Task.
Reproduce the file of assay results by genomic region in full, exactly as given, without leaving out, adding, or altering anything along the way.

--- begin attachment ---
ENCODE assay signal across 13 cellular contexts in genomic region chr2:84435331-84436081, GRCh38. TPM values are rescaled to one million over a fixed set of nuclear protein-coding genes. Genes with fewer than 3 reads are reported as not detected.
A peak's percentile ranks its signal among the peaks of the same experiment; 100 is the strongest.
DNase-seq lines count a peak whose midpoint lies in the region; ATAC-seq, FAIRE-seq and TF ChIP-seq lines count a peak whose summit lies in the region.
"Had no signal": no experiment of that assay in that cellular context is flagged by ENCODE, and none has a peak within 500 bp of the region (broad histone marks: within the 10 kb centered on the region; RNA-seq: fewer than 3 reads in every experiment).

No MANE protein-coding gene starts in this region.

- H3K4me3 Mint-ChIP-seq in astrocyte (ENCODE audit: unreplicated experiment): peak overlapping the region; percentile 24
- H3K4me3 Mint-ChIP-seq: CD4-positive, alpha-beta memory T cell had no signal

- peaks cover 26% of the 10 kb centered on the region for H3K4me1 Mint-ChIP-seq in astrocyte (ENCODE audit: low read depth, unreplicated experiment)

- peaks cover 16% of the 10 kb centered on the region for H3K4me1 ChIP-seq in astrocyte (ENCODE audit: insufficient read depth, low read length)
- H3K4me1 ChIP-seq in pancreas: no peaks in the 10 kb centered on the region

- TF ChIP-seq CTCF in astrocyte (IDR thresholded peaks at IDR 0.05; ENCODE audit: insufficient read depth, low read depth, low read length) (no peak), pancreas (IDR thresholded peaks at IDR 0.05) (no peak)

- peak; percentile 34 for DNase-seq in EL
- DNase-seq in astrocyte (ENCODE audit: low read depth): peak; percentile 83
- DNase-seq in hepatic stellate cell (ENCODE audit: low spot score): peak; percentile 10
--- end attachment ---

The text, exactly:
ENCODE assay signal across 13 cellular contexts in genomic region chr2:84435331-84436081, GRCh38. TPM values are rescaled to one million over a fixed set of nuclear protein-coding genes. Genes with fewer than 3 reads are reported as not detected.
A peak's percentile ranks its signal among the peaks of the same experiment; 100 is the strongest.
DNase-seq lines count a peak whose midpoint lies in the region; ATAC-seq, FAIRE-seq and TF ChIP-seq lines count a peak whose summit lies in the region.
"Had no signal": no experiment of that assay in that cellular context is flagged by ENCODE, and none has a peak within 500 bp of the region (broad histone marks: within the 10 kb centered on the region; RNA-seq: fewer than 3 reads in every experiment).

No MANE protein-coding gene starts in this region.

- H3K4me3 Mint-ChIP-seq in astrocyte (ENCODE audit: unreplicated experiment): peak overlapping the region; percentile 24
- H3K4me3 Mint-ChIP-seq: CD4-positive, alpha-beta memory T cell had no signal

- peaks cover 26% of the 10 kb centered on the region for H3K4me1 Mint-ChIP-seq in astrocyte (ENCODE audit: low read depth, unreplicated experiment)

- peaks cover 16% of the 10 kb centered on the region for H3K4me1 ChIP-seq in astrocyte (ENCODE audit: insufficient read depth, low read length)
- H3K4me1 ChIP-seq in pancreas: no peaks in the 10 kb centered on the region

- TF ChIP-seq CTCF in astrocyte (IDR thresholded peaks at IDR 0.05; ENCODE audit: insufficient read depth, low read depth, low read length) (no peak), pancreas (IDR thresholded peaks at IDR 0.05) (no peak)

- peak; percentile 34 for DNase-seq in EL
- DNase-seq in astrocyte (ENCODE audit: low read depth): peak; percentile 83
- DNase-seq in hepatic stellate cell (ENCODE audit: low spot score): peak; percentile 10